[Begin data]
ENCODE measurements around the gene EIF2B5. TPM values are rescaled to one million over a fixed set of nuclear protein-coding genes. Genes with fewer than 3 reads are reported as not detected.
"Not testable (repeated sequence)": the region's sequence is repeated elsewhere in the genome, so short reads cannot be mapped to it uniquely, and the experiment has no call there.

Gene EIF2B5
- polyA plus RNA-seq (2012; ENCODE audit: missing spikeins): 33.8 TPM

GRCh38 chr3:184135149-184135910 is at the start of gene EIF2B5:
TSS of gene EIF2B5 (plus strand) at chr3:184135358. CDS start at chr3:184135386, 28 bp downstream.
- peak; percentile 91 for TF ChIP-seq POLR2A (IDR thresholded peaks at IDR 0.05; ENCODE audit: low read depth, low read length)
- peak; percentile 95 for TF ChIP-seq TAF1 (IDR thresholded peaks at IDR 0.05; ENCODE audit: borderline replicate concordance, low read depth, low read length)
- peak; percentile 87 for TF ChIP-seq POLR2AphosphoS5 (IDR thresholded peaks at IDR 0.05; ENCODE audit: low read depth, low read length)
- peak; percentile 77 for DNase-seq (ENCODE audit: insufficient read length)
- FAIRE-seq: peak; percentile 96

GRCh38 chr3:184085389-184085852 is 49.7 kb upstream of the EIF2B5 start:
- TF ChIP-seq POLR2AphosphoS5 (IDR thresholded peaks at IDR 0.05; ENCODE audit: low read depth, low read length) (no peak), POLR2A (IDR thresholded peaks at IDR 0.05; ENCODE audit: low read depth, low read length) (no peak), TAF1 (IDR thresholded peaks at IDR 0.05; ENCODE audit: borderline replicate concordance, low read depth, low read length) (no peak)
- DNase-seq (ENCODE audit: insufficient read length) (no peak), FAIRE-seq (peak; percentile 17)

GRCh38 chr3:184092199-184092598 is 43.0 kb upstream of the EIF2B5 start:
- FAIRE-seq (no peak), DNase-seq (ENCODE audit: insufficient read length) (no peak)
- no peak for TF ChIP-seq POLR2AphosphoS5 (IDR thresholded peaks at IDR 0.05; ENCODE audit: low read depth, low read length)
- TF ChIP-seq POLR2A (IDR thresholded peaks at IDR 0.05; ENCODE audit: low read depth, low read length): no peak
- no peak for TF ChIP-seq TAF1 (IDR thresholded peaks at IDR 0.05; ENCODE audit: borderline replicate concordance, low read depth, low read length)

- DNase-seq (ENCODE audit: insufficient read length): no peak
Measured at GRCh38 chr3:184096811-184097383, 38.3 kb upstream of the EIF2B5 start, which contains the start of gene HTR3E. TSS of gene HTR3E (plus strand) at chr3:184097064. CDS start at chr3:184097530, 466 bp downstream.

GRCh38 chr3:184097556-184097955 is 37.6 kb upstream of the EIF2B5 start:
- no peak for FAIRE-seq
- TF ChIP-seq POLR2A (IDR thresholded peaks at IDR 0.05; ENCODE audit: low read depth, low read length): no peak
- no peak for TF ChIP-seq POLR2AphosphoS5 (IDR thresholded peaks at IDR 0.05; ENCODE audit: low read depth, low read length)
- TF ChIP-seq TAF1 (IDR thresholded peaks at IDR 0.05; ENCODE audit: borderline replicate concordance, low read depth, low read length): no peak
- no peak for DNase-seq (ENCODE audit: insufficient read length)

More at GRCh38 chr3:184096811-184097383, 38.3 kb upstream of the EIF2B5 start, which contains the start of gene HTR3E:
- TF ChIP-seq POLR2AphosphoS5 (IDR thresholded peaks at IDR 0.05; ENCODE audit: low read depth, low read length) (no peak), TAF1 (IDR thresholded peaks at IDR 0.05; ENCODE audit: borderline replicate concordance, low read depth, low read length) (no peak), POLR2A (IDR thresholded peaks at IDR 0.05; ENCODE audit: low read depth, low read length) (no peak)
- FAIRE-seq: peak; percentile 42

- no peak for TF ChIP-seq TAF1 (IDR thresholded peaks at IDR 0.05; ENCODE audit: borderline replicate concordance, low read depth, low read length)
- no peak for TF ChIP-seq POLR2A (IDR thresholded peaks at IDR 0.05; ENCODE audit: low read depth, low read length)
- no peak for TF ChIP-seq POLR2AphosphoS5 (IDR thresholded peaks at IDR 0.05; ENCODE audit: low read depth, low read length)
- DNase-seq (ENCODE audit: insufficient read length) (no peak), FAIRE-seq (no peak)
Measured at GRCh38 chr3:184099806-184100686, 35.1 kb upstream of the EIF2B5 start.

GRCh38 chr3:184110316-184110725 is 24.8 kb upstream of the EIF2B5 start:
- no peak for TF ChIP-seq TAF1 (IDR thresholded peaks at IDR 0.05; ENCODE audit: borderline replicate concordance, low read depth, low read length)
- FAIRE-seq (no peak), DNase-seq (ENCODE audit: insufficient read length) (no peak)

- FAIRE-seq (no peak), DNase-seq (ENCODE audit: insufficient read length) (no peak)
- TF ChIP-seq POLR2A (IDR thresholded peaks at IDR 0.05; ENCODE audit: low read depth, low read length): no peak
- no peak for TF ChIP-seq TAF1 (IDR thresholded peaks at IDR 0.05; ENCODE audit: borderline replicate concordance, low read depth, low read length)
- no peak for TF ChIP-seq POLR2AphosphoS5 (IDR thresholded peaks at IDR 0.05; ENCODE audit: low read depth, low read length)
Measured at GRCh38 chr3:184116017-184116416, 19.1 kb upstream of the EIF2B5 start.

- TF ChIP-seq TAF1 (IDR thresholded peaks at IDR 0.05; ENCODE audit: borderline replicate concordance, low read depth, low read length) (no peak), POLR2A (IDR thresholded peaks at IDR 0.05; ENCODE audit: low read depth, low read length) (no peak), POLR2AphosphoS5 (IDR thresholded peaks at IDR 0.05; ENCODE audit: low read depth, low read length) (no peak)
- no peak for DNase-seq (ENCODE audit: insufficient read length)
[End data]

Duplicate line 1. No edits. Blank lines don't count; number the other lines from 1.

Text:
ENCODE measurements around the gene EIF2B5. TPM values are rescaled to one million over a fixed set of nuclear protein-coding genes. Genes with fewer than 3 reads are reported as not detected.